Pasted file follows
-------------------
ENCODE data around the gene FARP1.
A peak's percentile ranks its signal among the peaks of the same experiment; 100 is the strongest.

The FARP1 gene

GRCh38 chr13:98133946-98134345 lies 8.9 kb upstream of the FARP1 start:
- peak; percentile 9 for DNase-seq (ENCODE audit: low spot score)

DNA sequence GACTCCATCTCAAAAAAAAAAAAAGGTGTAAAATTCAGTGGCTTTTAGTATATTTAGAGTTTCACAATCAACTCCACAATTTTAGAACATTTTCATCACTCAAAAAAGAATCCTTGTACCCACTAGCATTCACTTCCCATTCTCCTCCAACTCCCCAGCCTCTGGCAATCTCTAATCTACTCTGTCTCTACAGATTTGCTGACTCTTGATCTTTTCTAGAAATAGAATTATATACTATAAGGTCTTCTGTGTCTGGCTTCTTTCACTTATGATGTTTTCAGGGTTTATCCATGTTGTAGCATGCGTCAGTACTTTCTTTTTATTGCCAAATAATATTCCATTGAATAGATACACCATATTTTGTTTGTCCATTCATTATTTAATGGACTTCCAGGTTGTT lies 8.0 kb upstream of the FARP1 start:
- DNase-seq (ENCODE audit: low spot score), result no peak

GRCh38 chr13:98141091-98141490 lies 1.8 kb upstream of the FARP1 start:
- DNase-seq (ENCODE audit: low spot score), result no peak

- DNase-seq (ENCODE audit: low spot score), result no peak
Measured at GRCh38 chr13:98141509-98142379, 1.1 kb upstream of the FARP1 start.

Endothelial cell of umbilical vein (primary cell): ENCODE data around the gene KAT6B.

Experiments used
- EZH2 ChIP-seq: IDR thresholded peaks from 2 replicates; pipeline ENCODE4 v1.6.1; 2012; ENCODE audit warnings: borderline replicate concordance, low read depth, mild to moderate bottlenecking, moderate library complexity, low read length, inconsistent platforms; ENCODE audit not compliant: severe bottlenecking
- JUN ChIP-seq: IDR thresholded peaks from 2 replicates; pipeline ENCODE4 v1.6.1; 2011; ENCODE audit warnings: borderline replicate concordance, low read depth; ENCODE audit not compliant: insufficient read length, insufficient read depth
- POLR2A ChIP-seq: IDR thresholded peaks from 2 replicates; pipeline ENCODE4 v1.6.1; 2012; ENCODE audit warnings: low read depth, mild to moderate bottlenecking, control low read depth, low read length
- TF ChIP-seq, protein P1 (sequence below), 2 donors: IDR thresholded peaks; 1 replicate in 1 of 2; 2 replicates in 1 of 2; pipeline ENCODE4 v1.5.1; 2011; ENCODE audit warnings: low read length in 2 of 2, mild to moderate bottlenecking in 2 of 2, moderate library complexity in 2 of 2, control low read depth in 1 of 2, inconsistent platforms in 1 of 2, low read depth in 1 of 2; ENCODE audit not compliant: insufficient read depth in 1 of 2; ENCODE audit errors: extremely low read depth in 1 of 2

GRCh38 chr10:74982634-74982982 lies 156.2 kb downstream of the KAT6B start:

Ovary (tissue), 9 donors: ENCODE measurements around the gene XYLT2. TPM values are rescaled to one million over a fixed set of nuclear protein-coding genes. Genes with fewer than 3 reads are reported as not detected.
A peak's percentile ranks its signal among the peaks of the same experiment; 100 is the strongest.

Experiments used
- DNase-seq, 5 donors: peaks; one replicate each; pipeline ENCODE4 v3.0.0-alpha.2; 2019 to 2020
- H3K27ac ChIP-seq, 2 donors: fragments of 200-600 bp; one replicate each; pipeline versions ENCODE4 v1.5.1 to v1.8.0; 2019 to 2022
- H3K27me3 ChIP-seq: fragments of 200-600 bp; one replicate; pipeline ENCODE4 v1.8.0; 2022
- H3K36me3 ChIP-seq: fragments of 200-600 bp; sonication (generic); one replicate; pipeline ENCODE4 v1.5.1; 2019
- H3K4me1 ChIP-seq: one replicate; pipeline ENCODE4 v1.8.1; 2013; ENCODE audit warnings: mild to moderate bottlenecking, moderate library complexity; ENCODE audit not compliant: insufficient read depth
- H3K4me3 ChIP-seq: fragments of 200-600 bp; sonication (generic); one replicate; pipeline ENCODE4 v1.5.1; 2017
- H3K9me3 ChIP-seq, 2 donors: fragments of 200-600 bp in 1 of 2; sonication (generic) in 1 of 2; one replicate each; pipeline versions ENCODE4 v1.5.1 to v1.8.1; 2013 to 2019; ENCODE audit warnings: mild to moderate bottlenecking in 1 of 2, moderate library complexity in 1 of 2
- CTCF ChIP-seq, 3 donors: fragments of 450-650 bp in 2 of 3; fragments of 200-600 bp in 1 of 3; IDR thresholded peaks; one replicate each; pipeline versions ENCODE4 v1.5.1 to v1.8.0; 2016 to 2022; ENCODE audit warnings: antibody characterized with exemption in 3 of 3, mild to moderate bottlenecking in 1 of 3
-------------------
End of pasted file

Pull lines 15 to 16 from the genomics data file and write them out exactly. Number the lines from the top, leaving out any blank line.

- JUN ChIP-seq: IDR thresholded peaks from 2 replicates; pipeline ENCODE4 v1.6.1; 2011; ENCODE audit warnings: borderline replicate concordance, low read depth; ENCODE audit not compliant: insufficient read length, insufficient read depth
- POLR2A ChIP-seq: IDR thresholded peaks from 2 replicates; pipeline ENCODE4 v1.6.1; 2012; ENCODE audit warnings: low read depth, mild to moderate bottlenecking, control low read depth, low read length